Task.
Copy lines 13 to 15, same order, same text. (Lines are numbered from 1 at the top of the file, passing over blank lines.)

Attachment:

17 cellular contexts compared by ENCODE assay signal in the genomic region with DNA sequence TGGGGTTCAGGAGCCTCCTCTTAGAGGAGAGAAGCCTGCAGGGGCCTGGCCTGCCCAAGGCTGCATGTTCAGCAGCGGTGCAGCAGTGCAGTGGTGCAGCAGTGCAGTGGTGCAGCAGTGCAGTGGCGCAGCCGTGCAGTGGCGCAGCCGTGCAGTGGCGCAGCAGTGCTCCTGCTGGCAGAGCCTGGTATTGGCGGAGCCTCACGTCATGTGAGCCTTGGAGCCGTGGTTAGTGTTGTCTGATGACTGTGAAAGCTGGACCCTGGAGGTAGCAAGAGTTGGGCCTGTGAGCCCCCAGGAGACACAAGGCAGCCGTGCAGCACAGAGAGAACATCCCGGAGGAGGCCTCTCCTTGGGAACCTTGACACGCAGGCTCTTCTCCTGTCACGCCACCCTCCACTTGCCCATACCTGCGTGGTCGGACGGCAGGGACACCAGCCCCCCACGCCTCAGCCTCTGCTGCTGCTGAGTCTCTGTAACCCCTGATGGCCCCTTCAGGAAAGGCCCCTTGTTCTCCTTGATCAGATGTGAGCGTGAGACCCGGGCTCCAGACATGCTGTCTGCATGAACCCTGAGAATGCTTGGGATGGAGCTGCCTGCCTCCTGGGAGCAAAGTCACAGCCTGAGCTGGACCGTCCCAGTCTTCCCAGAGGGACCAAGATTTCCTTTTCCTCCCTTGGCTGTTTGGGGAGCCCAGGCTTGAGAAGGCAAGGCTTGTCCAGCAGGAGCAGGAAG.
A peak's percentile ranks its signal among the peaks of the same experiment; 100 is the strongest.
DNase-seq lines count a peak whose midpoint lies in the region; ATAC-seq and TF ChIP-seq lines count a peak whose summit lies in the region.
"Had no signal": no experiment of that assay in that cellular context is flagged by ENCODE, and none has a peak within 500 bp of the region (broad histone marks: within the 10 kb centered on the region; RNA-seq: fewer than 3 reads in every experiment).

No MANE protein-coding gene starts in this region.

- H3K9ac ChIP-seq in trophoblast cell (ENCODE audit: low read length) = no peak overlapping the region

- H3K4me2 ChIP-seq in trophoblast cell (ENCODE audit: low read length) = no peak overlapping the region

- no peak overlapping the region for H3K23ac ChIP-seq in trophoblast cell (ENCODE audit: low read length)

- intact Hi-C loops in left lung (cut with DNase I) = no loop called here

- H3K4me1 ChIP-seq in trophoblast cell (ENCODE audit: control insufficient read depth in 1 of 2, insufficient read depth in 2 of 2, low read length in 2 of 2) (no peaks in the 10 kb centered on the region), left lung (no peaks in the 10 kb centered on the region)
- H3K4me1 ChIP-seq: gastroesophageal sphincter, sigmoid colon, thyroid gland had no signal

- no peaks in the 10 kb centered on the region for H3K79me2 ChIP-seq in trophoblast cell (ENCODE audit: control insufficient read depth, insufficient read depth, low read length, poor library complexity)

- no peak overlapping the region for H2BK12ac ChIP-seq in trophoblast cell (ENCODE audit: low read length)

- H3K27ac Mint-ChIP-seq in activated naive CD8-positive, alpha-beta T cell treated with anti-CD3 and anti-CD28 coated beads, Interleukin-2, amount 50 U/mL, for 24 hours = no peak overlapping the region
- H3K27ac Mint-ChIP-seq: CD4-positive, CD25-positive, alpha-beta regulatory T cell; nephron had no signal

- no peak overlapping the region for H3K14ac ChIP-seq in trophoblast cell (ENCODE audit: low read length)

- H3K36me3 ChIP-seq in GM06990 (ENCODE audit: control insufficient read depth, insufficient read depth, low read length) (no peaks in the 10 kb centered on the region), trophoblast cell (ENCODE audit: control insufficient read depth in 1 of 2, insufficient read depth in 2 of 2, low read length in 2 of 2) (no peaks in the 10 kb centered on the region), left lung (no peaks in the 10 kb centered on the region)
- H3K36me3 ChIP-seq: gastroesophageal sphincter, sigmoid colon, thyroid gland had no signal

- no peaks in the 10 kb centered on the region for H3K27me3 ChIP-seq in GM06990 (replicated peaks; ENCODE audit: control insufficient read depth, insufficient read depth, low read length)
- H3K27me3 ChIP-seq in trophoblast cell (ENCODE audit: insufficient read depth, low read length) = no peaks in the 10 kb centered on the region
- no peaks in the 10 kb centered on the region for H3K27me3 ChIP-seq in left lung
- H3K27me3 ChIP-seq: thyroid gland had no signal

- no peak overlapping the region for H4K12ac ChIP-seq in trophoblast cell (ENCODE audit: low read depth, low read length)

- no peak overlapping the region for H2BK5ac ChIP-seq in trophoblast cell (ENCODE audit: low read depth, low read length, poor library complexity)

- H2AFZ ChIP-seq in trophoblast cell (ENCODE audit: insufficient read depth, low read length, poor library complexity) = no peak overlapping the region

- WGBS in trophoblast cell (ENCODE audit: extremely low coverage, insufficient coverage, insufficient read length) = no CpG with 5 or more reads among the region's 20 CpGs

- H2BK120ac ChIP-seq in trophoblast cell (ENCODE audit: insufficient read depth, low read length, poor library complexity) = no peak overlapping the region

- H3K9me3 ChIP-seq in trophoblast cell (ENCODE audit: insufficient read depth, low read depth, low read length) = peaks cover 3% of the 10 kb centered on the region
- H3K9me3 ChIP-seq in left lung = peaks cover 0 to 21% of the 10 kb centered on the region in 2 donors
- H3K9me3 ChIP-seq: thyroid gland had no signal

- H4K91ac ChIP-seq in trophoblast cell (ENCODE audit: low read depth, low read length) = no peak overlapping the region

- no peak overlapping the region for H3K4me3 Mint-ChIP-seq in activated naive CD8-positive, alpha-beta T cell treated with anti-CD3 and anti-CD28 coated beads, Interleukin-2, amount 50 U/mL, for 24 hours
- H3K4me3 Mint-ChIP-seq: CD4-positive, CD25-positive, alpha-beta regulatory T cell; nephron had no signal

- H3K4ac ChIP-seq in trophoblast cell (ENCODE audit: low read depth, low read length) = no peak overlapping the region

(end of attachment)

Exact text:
- no peak overlapping the region for H2BK12ac ChIP-seq in trophoblast cell (ENCODE audit: low read length)

- H3K27ac Mint-ChIP-seq in activated naive CD8-positive, alpha-beta T cell treated with anti-CD3 and anti-CD28 coated beads, Interleukin-2, amount 50 U/mL, for 24 hours = no peak overlapping the region
- H3K27ac Mint-ChIP-seq: CD4-positive, CD25-positive, alpha-beta regulatory T cell; nephron had no signal